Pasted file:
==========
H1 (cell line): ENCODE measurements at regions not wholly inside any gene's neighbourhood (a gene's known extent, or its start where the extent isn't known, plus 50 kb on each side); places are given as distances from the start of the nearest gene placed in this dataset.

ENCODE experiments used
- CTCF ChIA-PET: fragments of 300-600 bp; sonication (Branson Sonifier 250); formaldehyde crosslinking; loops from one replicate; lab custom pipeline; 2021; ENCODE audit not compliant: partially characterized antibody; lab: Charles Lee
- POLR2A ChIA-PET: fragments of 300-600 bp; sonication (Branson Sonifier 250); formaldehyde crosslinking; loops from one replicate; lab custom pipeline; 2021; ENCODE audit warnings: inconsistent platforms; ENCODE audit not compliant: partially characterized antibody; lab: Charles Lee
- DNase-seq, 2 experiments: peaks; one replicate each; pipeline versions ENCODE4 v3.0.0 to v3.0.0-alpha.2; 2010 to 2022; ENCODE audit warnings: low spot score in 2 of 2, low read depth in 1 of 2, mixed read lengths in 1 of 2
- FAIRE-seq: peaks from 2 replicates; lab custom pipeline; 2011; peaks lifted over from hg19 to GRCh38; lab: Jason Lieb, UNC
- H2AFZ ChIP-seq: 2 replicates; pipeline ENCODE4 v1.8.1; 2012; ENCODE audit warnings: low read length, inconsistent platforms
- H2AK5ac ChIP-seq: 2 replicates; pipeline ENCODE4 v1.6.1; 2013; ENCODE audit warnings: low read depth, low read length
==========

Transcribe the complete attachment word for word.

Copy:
H1 (cell line): ENCODE measurements at regions not wholly inside any gene's neighbourhood (a gene's known extent, or its start where the extent isn't known, plus 50 kb on each side); places are given as distances from the start of the nearest gene placed in this dataset.

ENCODE experiments used
- CTCF ChIA-PET: fragments of 300-600 bp; sonication (Branson Sonifier 250); formaldehyde crosslinking; loops from one replicate; lab custom pipeline; 2021; ENCODE audit not compliant: partially characterized antibody; lab: Charles Lee
- POLR2A ChIA-PET: fragments of 300-600 bp; sonication (Branson Sonifier 250); formaldehyde crosslinking; loops from one replicate; lab custom pipeline; 2021; ENCODE audit warnings: inconsistent platforms; ENCODE audit not compliant: partially characterized antibody; lab: Charles Lee
- DNase-seq, 2 experiments: peaks; one replicate each; pipeline versions ENCODE4 v3.0.0 to v3.0.0-alpha.2; 2010 to 2022; ENCODE audit warnings: low spot score in 2 of 2, low read depth in 1 of 2, mixed read lengths in 1 of 2
- FAIRE-seq: peaks from 2 replicates; lab custom pipeline; 2011; peaks lifted over from hg19 to GRCh38; lab: Jason Lieb, UNC
- H2AFZ ChIP-seq: 2 replicates; pipeline ENCODE4 v1.8.1; 2012; ENCODE audit warnings: low read length, inconsistent platforms
- H2AK5ac ChIP-seq: 2 replicates; pipeline ENCODE4 v1.6.1; 2013; ENCODE audit warnings: low read depth, low read length